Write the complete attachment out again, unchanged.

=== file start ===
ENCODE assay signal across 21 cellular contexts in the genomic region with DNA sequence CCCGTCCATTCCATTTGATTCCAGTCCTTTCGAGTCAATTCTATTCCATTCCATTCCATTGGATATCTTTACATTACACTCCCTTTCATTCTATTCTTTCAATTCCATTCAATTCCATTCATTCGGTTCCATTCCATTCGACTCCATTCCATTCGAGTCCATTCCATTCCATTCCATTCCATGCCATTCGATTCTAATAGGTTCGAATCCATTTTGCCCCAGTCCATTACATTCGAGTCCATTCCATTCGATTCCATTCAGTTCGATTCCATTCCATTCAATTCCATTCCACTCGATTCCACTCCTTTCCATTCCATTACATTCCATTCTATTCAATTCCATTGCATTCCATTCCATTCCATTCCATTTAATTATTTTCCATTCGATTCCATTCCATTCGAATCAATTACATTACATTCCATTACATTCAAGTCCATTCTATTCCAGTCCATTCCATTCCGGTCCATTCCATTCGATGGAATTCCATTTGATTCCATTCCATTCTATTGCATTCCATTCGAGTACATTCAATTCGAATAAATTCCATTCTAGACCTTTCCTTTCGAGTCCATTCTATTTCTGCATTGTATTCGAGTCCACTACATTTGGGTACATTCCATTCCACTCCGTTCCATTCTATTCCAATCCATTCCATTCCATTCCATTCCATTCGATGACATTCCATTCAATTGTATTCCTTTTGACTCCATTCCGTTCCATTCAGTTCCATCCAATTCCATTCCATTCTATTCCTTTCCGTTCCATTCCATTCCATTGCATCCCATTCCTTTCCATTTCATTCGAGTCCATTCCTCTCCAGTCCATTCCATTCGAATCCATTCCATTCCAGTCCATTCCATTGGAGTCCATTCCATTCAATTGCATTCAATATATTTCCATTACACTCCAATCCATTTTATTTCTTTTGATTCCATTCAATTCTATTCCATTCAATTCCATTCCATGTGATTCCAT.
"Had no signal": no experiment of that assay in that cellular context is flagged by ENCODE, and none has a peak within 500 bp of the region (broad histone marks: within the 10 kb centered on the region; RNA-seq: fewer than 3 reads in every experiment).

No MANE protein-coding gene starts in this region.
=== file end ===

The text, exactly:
ENCODE assay signal across 21 cellular contexts in the genomic region with DNA sequence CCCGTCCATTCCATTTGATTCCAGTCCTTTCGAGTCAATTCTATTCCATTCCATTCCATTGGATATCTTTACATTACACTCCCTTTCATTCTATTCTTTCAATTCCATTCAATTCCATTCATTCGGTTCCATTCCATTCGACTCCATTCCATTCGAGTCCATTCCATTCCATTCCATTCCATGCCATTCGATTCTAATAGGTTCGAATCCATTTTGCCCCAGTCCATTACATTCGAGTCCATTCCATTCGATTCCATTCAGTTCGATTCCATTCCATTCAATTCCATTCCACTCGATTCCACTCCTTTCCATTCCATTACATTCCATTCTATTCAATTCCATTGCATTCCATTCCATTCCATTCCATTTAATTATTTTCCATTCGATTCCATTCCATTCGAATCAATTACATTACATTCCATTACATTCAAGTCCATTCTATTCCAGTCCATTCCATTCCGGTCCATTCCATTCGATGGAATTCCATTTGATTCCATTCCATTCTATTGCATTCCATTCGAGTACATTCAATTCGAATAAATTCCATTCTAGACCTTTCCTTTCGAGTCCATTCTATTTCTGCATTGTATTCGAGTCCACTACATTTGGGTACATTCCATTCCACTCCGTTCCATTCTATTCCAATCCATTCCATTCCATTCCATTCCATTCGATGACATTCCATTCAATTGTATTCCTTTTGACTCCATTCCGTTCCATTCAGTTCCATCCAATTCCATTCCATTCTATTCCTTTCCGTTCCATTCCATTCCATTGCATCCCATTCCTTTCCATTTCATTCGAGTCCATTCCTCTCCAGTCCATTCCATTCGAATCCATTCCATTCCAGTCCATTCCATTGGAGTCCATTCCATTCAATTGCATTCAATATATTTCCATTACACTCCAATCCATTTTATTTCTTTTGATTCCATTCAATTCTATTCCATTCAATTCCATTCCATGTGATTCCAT.
"Had no signal": no experiment of that assay in that cellular context is flagged by ENCODE, and none has a peak within 500 bp of the region (broad histone marks: within the 10 kb centered on the region; RNA-seq: fewer than 3 reads in every experiment).

No MANE protein-coding gene starts in this region.